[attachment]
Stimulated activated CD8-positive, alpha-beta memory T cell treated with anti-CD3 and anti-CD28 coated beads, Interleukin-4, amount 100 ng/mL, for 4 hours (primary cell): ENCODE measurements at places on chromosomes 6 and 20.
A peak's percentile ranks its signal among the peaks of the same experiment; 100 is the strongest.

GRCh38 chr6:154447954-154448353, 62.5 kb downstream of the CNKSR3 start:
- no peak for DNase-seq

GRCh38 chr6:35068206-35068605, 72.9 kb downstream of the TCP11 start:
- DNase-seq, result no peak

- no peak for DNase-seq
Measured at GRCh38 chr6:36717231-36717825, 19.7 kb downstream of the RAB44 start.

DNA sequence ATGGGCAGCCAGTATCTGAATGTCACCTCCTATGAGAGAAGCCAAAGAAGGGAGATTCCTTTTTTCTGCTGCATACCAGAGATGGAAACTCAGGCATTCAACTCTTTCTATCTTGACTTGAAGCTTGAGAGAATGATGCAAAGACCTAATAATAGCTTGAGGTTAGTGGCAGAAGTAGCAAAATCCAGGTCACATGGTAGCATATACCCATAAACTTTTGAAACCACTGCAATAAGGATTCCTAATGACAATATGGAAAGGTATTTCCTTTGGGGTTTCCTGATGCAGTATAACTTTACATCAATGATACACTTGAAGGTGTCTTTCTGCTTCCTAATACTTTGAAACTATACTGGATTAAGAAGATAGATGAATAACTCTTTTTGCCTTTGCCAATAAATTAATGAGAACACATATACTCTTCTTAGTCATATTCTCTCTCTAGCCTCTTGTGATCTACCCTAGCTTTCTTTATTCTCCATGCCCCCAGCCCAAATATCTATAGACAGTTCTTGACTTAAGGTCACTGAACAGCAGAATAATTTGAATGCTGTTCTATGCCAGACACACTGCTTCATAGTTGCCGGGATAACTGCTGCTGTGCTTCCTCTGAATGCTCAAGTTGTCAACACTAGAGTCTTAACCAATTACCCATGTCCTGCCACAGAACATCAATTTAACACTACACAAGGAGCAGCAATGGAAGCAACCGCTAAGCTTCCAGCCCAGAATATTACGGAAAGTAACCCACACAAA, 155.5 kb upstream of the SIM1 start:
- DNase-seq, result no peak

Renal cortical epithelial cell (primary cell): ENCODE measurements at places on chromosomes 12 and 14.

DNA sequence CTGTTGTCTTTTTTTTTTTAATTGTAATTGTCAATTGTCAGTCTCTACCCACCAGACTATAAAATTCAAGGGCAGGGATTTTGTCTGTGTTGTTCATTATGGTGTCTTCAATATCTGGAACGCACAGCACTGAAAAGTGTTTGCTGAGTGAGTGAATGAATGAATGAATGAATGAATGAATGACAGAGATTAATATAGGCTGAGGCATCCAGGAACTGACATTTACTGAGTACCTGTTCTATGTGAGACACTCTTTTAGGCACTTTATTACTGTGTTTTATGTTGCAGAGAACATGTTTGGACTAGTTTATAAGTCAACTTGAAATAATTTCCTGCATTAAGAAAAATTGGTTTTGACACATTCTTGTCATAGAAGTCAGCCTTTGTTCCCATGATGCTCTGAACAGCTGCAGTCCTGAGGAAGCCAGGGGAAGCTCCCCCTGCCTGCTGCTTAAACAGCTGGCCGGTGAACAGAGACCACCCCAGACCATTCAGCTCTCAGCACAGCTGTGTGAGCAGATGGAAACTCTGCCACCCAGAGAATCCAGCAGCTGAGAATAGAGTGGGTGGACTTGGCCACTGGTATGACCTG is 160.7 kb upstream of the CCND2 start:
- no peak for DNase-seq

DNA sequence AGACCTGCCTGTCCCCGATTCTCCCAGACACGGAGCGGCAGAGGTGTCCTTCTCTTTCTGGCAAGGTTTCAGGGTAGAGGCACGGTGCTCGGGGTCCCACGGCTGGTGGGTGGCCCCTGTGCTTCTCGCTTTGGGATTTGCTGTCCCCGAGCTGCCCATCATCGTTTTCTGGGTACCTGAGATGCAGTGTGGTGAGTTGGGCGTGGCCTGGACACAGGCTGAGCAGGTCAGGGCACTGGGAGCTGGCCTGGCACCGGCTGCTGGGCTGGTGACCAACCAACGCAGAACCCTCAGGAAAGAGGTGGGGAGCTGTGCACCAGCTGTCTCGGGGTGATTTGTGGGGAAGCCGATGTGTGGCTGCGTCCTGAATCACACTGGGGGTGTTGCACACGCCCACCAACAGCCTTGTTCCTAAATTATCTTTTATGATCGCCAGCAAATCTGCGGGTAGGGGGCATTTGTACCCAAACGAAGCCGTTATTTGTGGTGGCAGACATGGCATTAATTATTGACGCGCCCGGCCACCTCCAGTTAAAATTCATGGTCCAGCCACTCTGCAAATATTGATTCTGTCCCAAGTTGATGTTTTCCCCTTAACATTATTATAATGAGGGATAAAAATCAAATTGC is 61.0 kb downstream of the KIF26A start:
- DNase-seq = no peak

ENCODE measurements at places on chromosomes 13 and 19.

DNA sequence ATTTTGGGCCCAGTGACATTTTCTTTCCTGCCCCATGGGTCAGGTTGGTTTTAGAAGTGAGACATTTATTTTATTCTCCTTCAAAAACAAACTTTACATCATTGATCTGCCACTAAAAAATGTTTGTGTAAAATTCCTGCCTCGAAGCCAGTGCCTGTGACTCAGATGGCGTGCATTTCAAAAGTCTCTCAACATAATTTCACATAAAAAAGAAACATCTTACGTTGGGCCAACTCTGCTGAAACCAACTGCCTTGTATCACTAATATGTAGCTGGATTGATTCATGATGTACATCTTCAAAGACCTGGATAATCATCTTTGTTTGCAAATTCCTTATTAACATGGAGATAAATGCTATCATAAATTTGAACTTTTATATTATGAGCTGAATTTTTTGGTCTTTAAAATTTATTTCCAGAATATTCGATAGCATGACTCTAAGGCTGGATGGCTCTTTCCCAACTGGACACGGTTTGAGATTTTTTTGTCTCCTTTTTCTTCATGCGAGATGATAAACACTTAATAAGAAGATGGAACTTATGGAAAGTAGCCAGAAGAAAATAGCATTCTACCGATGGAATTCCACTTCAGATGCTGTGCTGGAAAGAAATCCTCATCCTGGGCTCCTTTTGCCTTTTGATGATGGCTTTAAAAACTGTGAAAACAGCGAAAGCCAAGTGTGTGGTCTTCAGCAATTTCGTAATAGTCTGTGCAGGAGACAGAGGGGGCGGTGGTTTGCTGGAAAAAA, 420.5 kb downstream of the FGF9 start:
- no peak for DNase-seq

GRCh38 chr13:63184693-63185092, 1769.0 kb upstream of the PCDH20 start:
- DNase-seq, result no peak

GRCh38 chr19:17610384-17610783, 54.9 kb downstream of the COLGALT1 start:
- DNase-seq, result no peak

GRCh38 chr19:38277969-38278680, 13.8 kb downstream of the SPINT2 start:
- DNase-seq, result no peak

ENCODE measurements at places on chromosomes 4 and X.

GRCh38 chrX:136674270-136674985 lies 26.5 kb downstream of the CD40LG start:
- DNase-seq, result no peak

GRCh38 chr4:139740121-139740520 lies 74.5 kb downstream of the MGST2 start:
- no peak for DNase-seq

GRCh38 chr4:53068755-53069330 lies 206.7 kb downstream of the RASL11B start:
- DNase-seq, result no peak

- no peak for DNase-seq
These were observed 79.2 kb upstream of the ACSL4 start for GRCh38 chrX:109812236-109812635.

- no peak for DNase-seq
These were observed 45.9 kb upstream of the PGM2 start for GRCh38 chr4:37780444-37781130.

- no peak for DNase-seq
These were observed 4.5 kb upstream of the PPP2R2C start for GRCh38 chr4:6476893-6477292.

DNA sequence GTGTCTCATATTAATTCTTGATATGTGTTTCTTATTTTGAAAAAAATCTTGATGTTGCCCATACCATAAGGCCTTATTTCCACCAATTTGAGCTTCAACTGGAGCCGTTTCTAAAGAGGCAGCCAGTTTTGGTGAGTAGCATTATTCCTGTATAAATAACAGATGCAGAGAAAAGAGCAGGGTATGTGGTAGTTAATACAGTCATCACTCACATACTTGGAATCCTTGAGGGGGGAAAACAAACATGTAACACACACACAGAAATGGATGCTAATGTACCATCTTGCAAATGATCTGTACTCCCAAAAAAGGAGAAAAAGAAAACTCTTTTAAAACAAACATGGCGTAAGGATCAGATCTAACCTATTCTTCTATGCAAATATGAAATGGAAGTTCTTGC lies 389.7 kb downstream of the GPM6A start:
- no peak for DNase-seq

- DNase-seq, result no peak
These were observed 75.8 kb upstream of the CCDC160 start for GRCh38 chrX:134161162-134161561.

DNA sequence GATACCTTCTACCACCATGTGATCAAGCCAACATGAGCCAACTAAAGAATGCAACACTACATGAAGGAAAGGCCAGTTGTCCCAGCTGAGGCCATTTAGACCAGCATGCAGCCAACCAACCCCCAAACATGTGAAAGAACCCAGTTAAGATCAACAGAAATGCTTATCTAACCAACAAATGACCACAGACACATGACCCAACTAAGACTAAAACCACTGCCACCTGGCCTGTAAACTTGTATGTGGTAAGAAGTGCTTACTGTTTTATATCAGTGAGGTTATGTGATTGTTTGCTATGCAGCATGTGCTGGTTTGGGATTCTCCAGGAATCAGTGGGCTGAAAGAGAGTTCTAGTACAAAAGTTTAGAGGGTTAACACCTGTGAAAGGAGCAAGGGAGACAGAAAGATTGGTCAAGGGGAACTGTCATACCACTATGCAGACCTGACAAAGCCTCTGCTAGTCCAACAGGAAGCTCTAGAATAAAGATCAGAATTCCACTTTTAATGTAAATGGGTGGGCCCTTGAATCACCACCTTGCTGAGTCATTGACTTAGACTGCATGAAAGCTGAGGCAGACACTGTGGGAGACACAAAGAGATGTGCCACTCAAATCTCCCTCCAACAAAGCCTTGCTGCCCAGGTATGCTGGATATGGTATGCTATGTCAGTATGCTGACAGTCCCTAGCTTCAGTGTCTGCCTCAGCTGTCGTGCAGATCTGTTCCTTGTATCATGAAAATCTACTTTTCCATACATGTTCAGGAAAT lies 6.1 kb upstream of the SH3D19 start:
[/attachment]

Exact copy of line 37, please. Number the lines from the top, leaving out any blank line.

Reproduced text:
These were observed 4.5 kb upstream of the PPP2R2C start for GRCh38 chr4:6476893-6477292.